Add the sugar and stir until dissolved. Add the cinnamon from the jelly bag back to this mixture. Stir. Now fine strain again and you are done. Keep this refrigerated for up to 6 weeks.

It should have a creamy texture like milk, not gelatinous or gooey.

Hand Blender


This can be used in place of almond orgeat for those with nut allergies. It can be used mixed with water and shaken for a delicious and refreshing non-alcoholic long drink in the summer. It is fantastic in many original cocktails as well. It mixes wonderfully with Tequila, Whiskey, Brandy, Rum.

One of my favorite ways to use this Oat Cream is in an apple butter, hot buttered rum. It makes the hot buttered rum that is satisfying. Creamy, silky smooth texture.. Just what you want when coming in from the cold.

Another simple cocktail/cooler is Rum or Tequila, the Steel Cut Oat Cream/Horchata, fresh lime

Cooking apple butter, oat orgeat, cream butter, water
1/2 Cup of Unsalted Butter (1 Stick)
3/4 Cup Apple butter (apple butter recipe)
1 Cup Oatmeal Orgeat
2-3 Cinnamon Sticks
3 Cups Water
Pinch of Salt
5-8 servings

Add all ingredients to sauce pan. Bring to a simmer. Stir frequently.

In hot drink mug or coffee mug (8-10 oz) add 2 oz of aged rum. Top with hot butter, apple and oat mixture. The butter will stay at the top so serve with a ladle, stir mixture first with ladle so as to mix the butter in evenly.
2 oz Silver/Plata Tequila
1.5 oz Steel Cut Oat Horchata
.5 oz Lime Juice
Stir or shake
Strain over fresh iced rocks glass
Lime garnish
2 oz Quality White Rum
1.5 oz Steel Cut Oat Orgeat
.5 oz Swedish Punsch (Arrack Punch)
.5 oz Fresh Lime Juice
Lime Slice
Angostura Bitters
In a shaker tin filled with ice, add all ingredients except the bitters. Shake hard and strain over cracked ice in rocks glass.
Top with a few dashes of Angostura.
Short Straw
Garnish with lime wheel or slice



Autumn in the Midwest leading to the holidays means it’s time for hot drinks. Apple Butter is a great fall ingredient to Hot Toddies, Hot Buttered Rums and hot teas…as well as toasted muffins, waffles and pancakes.

From start to finish it will take about 48 hours in your oven, but the concentrated and caramelized flavor of the apples and spices is well worth the time. The ingredients are simple. The process is the magic. Investing the time and attention to bring something special out of these simple ingredients is well worth it. It will also make your home smell like spiced apple pie for a few days. Not bad dividends.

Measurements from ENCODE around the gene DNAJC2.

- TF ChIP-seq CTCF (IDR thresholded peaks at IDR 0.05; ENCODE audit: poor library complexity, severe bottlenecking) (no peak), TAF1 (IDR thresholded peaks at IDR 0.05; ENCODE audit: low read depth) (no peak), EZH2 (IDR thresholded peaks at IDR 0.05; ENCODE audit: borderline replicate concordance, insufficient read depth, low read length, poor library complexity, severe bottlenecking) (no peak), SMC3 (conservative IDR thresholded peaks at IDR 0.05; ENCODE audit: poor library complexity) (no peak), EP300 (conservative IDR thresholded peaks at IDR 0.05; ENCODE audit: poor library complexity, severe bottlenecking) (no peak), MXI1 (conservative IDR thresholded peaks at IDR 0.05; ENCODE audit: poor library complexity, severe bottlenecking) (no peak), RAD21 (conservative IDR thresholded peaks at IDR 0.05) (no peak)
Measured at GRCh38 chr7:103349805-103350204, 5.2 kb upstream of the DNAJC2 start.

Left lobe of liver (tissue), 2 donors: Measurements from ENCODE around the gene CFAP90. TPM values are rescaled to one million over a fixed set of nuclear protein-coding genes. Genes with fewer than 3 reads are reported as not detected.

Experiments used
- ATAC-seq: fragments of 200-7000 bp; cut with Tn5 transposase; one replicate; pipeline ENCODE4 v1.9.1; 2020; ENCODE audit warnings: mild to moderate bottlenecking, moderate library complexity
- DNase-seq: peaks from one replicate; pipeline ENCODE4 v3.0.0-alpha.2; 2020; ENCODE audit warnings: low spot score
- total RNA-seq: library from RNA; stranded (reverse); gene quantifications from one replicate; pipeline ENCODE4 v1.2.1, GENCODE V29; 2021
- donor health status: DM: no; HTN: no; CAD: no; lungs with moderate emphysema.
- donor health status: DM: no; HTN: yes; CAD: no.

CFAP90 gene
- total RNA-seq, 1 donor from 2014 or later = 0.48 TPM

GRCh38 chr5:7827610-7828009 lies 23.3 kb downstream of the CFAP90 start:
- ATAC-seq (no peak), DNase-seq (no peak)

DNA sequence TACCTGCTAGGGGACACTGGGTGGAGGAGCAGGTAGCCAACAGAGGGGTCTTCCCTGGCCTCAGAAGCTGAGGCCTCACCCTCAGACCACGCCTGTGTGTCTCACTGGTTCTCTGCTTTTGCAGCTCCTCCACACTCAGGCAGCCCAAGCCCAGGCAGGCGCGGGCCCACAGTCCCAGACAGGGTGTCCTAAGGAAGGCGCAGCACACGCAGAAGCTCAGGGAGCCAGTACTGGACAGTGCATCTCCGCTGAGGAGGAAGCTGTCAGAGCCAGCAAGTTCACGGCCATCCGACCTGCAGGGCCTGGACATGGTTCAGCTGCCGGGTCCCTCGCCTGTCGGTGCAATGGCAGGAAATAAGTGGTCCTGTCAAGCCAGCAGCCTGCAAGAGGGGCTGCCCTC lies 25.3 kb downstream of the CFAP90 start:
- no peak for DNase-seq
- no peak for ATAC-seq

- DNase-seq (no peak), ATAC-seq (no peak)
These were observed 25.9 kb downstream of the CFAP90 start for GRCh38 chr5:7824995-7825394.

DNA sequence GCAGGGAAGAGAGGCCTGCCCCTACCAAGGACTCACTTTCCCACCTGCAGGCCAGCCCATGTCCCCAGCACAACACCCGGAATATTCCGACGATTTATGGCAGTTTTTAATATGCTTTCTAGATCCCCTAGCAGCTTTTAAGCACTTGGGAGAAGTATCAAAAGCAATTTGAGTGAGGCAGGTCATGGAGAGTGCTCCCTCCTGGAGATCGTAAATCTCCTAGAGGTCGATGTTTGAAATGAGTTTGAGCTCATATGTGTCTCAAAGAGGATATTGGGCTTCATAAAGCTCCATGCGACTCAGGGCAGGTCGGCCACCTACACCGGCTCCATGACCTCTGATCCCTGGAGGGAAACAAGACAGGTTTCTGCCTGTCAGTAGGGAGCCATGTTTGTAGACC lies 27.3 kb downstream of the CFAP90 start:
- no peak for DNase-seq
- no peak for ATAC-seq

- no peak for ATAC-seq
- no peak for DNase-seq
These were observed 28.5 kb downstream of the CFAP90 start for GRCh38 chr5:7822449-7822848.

10 pounds of assorted Apples
1 quart of Fresh Pressed Apple Cider
1/4 cup of brown sugar
pinch of salt
4 Cinnamon Sticks
6 Allspice Berries
6 Whole Cloves
1 Tblsp Mace

Bamix Immersion Blender

Kuhn-Rikor Peeler    

Peeler (Kuhn-Rikon Swiss peeler is best I have ever used)
Dutch Oven (aprox 9.5 qts, I use the Le Creuset 9.5 qt French Oven)
 Sharp Chefs Knife
Cutting Board
2 qt Sauce Pan
2 Large Mixing bowls
Immersion Blender

You can use many different apples for apple butter. I like to use an assortment of sweet and tart apples. My ratio was about 2/3 sweet Braeburn apples to Granny Smith.

Cinnamon, Clove, Allspice, Mace

There are many ways to go about starting the process and most recipes I have found add chopped whole apples to the dutch oven and then use a food mill to clean the apple from the peels and cores. That is a messy process that sucks. But the peels provide flavor and natural pectin, so we don’t want to just discard them. I decided to split the process by peeling the apples and coring them. I discarded the cores with the seeds as they are bitter. I kept the ends and peels of the apples, putting them in a mixing bowl or into the sauce pan to await the cooking process. 
Apple Slicer/Corer
All the cleaned apple goes straight into the large dutch oven. Add 1/3 of the apple cider to the apples in the dutch oven and cover. Put into an oven at 300 degrees.
Cleaned Apples in Dutch oven
To the peels in the sauce pan add the remaining cider and all spices and simmer, covered, on low on stove top. Stir occasionally and simmer for about 45-60 min. Until the peels and apple bits are very soft and mushy. Allow to cool and strain the juices. This does not need to be fine strained. Just separate the peels and spices from the juice and apple.
Peels, ends, spices, cider

Add this juice now to the cooking apples. This should be already about 1.5 hours in oven after cooking the peels and straining. Cook this for another 3 hours covered.
Strained spiced juice

After 3 hours, the apples should be very soft and mushy. Remove dutch oven and use an immersion blender to puree the apples until smooth. Add a pinch of salt, the brown sugar and stir into apples.

Cooking apples with spiced juice

Cook one more hour covered. After one hour you will remove the top and stir and return to the oven uncovered. Lower heat in oven to 250 degrees. This will now enter the longest portion  of the process.